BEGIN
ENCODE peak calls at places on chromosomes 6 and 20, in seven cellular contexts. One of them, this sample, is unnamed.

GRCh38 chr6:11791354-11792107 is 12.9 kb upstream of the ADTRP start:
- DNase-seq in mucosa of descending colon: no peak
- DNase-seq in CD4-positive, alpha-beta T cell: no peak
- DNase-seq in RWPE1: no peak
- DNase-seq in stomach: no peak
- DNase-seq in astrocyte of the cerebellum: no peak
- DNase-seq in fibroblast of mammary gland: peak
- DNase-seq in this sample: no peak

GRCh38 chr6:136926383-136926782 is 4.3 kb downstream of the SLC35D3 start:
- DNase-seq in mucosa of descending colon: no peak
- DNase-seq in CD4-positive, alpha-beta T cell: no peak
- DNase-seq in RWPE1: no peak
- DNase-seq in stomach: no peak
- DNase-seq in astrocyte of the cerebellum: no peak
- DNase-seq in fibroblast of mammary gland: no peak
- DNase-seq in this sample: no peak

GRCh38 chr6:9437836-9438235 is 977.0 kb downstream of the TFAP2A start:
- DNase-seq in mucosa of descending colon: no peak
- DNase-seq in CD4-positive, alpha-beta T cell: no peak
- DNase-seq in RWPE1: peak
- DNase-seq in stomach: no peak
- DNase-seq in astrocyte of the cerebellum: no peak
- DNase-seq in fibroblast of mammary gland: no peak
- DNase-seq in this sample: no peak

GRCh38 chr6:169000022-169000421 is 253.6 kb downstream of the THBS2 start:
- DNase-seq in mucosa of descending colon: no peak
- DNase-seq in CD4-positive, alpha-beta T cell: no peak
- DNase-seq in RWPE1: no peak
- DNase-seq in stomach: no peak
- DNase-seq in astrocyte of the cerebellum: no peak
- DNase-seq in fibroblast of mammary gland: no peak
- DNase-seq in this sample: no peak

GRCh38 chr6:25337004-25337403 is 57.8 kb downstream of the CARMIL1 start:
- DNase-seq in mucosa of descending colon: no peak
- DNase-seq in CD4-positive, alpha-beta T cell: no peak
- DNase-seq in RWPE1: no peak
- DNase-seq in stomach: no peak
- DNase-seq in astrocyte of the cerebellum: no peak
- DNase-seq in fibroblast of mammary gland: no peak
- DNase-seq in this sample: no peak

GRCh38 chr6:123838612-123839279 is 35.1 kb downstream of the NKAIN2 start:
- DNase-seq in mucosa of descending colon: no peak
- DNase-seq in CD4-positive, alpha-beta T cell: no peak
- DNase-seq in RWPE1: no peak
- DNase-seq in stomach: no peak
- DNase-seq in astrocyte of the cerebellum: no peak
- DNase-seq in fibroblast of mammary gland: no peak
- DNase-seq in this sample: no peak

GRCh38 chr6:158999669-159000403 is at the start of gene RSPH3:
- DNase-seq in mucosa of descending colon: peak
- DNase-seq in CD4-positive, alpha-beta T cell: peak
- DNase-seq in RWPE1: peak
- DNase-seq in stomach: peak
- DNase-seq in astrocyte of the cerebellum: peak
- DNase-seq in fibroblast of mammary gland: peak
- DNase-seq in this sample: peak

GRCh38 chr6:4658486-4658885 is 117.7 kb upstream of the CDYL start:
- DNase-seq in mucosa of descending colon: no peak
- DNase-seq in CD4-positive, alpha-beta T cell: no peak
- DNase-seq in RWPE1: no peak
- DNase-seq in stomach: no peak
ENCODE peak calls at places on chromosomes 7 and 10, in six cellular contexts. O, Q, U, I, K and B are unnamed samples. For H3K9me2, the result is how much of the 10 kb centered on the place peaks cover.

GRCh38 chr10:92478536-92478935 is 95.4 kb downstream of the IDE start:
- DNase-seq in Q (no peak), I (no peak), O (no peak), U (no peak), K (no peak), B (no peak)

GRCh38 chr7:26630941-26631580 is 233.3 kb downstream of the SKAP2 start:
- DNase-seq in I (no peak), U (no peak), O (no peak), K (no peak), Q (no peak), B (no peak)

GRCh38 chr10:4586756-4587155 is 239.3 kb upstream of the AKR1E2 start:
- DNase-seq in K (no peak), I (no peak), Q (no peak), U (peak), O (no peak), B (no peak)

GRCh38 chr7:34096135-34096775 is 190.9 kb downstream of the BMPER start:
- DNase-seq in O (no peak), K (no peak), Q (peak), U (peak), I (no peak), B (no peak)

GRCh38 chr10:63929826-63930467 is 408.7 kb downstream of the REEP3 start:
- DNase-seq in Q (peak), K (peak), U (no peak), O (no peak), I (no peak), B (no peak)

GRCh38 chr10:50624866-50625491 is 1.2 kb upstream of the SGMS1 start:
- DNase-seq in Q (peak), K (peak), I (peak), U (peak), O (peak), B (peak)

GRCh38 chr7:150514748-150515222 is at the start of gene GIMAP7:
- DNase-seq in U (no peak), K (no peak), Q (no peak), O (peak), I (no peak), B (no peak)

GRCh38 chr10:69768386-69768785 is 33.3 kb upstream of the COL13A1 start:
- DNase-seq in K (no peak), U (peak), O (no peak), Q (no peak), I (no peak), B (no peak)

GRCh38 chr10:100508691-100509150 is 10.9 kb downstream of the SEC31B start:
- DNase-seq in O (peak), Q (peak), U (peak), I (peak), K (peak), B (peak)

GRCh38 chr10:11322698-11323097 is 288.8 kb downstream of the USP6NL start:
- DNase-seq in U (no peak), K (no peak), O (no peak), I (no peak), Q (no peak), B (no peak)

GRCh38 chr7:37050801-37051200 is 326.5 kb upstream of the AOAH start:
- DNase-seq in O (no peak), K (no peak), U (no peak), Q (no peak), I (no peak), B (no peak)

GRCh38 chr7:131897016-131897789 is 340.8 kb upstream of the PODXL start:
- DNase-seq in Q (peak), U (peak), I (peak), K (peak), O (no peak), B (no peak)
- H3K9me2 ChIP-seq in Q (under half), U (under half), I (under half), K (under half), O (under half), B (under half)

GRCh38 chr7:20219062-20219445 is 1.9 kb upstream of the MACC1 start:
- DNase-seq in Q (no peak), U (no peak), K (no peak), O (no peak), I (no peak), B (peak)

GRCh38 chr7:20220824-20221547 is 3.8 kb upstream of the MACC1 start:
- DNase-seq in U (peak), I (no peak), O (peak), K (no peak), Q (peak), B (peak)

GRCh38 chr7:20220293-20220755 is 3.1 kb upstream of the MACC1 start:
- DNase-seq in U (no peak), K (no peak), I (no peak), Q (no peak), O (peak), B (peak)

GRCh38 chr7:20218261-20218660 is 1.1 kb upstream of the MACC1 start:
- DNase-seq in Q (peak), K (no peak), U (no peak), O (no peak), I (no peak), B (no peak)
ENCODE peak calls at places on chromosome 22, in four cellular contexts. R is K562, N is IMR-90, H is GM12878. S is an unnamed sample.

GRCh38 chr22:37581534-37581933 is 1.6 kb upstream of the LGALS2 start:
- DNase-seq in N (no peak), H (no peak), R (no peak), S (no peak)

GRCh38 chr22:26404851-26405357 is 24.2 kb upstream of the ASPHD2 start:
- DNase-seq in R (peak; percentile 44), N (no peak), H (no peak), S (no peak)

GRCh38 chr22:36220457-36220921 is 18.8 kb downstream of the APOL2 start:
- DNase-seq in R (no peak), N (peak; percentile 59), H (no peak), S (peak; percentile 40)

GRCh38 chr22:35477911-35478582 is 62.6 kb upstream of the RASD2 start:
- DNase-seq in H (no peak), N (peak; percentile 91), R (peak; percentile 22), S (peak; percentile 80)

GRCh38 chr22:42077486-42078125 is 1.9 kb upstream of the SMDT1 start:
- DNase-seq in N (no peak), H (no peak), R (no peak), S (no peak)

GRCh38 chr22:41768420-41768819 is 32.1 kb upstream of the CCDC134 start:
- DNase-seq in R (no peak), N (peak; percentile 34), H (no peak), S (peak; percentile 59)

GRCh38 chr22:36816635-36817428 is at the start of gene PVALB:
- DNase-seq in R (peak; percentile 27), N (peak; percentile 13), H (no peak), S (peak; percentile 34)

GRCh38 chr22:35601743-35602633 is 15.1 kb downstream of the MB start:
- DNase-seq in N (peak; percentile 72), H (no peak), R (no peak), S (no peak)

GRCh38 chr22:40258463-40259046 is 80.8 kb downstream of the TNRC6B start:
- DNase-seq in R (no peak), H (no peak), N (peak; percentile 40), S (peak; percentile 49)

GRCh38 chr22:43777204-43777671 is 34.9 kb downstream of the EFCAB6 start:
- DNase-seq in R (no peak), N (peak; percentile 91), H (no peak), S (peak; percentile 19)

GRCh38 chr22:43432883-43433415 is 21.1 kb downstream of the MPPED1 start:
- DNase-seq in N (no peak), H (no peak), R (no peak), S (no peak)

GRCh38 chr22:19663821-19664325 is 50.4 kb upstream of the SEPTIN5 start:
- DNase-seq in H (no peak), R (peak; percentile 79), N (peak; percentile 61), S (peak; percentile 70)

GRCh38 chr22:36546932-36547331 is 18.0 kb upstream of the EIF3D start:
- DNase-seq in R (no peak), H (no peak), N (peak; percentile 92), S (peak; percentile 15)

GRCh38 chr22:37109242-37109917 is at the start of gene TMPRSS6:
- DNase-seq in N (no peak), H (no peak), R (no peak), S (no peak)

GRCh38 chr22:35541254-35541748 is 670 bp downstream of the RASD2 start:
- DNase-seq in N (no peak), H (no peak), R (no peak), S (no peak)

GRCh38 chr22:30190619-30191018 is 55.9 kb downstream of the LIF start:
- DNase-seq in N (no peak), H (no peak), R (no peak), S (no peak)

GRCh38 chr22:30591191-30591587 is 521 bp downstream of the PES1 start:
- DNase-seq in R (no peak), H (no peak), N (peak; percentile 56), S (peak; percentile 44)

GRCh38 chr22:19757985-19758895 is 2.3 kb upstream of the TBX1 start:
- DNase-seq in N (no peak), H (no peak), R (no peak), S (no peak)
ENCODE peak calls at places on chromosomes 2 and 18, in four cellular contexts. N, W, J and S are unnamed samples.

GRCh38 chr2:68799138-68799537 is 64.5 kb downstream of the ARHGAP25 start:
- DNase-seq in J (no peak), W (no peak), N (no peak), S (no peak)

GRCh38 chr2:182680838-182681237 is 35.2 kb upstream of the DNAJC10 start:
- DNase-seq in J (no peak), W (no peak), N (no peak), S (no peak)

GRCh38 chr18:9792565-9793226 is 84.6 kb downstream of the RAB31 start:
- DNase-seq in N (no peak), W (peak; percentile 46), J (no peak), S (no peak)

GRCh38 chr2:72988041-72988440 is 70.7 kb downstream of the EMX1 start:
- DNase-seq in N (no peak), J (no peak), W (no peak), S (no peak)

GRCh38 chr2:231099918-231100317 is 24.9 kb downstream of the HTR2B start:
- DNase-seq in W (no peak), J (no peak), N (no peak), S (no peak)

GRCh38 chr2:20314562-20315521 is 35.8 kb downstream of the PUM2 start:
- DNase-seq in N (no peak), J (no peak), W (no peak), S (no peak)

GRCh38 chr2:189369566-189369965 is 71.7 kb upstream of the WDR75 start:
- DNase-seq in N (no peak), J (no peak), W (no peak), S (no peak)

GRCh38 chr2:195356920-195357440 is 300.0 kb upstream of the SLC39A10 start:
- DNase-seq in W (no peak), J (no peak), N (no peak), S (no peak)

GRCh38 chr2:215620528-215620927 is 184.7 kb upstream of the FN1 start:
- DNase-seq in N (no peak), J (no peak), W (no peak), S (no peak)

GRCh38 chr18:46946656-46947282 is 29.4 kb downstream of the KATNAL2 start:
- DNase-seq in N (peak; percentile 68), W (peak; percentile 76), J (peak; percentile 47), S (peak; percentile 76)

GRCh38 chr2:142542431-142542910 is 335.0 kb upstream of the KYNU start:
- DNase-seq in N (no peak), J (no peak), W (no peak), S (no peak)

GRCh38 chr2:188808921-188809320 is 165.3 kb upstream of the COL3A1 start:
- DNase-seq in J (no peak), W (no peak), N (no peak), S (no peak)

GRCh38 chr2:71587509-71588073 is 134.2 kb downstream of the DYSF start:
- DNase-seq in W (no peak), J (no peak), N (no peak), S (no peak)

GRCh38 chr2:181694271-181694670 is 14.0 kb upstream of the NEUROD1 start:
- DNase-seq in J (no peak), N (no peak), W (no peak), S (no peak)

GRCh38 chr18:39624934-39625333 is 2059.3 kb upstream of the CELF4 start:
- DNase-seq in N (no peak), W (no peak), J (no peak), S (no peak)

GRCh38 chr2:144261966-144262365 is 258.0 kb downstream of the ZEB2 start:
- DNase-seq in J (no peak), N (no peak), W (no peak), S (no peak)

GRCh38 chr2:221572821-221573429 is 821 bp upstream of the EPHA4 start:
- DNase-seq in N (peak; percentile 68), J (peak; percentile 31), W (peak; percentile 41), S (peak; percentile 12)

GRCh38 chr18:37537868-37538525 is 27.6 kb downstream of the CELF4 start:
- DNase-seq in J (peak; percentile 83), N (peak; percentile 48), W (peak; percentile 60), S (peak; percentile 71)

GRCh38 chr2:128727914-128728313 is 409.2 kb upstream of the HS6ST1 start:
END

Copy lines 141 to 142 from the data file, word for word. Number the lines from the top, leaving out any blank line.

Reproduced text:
GRCh38 chr2:72988041-72988440 is 70.7 kb downstream of the EMX1 start:
- DNase-seq in N (no peak), J (no peak), W (no peak), S (no peak)